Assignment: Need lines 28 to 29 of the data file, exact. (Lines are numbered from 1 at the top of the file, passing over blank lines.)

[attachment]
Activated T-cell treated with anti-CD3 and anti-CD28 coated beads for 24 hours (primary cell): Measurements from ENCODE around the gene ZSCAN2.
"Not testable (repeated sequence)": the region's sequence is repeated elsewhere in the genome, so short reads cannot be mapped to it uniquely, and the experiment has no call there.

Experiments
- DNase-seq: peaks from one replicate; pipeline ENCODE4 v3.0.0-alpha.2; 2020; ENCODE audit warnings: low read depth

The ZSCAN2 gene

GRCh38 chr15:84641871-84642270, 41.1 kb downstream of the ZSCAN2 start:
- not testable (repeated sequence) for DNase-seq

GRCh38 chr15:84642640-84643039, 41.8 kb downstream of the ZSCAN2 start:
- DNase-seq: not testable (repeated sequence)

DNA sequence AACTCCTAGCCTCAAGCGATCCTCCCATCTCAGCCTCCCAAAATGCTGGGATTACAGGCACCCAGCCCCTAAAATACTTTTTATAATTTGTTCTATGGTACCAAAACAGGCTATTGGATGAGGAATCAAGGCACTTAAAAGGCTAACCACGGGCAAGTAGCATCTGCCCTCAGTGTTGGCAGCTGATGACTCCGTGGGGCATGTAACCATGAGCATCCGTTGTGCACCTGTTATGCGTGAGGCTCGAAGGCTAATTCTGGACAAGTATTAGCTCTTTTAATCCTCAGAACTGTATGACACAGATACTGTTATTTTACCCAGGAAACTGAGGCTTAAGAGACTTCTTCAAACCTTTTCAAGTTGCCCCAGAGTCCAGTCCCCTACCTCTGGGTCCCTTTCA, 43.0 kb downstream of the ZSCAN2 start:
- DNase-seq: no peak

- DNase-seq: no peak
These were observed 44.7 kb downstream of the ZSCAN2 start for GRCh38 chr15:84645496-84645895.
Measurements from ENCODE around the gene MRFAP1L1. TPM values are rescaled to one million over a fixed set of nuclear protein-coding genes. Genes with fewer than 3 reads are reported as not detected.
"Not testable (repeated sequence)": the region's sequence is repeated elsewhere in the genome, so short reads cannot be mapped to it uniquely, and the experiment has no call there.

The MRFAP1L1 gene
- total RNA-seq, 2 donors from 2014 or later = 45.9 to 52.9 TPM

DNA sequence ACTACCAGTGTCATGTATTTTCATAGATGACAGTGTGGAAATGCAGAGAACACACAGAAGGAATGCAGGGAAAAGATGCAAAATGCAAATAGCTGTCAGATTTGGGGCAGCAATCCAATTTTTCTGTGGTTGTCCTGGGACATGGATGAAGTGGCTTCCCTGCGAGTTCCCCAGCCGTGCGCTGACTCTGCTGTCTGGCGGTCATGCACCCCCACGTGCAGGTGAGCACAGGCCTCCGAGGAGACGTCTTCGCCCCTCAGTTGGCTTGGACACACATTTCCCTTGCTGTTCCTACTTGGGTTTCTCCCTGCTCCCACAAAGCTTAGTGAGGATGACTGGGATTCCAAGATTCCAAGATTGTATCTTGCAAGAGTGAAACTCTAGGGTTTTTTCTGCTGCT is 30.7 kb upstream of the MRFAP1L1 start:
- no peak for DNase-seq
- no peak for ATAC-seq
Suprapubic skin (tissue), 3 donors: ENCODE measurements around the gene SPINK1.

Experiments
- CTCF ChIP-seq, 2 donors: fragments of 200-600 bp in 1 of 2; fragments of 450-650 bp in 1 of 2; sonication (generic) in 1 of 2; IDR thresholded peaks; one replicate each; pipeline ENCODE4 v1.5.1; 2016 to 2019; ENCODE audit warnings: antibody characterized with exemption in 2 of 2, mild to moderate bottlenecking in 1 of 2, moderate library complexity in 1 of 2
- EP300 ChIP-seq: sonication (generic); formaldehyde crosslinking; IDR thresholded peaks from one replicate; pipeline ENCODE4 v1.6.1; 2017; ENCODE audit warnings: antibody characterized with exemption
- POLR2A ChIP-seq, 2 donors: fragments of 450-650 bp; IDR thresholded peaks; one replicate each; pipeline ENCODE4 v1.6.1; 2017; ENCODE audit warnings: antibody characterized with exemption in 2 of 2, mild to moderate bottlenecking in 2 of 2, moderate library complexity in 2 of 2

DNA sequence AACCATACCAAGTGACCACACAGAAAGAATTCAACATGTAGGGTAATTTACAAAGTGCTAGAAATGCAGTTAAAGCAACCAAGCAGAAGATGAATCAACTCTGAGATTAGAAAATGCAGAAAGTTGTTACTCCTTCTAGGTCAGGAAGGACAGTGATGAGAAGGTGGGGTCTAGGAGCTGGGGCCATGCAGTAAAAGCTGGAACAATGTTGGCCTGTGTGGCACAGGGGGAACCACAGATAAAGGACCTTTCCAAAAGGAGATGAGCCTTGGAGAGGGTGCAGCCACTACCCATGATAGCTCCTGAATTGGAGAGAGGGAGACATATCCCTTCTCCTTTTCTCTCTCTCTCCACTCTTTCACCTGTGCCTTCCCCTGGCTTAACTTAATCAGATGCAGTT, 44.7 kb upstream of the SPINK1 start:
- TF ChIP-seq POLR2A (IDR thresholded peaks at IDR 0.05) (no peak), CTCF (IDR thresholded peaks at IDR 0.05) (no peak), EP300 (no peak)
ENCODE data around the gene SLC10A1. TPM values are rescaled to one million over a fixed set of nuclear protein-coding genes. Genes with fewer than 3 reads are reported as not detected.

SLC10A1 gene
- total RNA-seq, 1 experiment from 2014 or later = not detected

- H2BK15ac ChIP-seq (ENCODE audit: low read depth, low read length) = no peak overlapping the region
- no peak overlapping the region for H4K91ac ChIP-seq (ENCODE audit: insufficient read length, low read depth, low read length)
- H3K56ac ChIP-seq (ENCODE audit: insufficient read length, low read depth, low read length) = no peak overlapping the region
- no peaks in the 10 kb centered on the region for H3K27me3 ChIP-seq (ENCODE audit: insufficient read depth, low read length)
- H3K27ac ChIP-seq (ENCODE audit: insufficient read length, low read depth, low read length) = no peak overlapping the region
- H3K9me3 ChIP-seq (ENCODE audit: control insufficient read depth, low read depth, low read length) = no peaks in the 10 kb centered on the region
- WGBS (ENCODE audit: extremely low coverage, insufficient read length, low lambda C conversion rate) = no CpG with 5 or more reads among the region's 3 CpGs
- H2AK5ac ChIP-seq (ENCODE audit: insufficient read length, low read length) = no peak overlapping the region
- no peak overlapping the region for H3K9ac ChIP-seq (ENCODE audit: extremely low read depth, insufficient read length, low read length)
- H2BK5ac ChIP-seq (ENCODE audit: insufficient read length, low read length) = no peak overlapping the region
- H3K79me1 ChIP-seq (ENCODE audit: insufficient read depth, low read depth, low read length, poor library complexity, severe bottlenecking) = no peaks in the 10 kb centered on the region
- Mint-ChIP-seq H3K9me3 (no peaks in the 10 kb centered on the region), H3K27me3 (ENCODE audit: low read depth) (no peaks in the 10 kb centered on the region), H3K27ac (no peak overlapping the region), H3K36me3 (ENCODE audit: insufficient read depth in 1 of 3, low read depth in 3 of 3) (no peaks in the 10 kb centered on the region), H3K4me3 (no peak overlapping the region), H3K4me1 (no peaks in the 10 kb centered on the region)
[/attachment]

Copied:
ENCODE data around the gene SLC10A1. TPM values are rescaled to one million over a fixed set of nuclear protein-coding genes. Genes with fewer than 3 reads are reported as not detected.

SLC10A1 gene